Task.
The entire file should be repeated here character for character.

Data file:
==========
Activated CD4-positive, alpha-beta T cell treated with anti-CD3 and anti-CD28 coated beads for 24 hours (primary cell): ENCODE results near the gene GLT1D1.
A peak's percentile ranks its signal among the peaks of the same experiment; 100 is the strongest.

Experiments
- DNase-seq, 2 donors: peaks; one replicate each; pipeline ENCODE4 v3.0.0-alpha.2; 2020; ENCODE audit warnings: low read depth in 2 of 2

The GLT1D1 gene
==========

Activated CD4-positive, alpha-beta T cell treated with anti-CD3 and anti-CD28 coated beads for 24 hours (primary cell): ENCODE results near the gene GLT1D1.
A peak's percentile ranks its signal among the peaks of the same experiment; 100 is the strongest.

Experiments
- DNase-seq, 2 donors: peaks; one replicate each; pipeline ENCODE4 v3.0.0-alpha.2; 2020; ENCODE audit warnings: low read depth in 2 of 2

The GLT1D1 gene